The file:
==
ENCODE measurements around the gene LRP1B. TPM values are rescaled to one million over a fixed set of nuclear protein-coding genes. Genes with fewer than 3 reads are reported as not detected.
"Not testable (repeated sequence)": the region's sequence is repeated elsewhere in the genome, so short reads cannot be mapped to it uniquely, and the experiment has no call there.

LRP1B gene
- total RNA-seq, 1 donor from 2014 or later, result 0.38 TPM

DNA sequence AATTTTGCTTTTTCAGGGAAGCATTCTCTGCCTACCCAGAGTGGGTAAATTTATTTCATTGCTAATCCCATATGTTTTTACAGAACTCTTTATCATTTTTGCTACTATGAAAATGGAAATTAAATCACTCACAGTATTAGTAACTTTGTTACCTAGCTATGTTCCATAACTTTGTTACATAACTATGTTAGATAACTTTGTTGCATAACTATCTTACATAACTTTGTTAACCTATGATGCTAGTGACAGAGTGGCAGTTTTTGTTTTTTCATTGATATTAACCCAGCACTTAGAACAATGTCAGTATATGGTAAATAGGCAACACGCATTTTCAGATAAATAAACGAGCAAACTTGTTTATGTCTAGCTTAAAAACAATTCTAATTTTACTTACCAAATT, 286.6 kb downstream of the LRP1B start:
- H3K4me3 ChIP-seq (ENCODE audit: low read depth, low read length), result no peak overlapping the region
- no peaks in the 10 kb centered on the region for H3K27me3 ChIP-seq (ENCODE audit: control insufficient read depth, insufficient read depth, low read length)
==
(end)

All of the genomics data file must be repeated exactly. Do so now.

ENCODE measurements around the gene LRP1B. TPM values are rescaled to one million over a fixed set of nuclear protein-coding genes. Genes with fewer than 3 reads are reported as not detected.
"Not testable (repeated sequence)": the region's sequence is repeated elsewhere in the genome, so short reads cannot be mapped to it uniquely, and the experiment has no call there.

LRP1B gene
- total RNA-seq, 1 donor from 2014 or later, result 0.38 TPM

DNA sequence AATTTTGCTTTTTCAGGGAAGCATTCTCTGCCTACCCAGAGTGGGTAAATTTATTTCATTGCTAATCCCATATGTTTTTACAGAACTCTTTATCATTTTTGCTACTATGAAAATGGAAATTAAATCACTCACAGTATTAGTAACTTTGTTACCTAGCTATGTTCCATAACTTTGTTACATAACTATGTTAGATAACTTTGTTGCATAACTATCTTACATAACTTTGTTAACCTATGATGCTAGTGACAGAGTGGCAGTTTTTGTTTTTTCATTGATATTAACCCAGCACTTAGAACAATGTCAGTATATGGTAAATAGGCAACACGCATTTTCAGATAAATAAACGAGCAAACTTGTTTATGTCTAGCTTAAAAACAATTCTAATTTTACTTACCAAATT, 286.6 kb downstream of the LRP1B start:
- H3K4me3 ChIP-seq (ENCODE audit: low read depth, low read length), result no peak overlapping the region
- no peaks in the 10 kb centered on the region for H3K27me3 ChIP-seq (ENCODE audit: control insufficient read depth, insufficient read depth, low read length)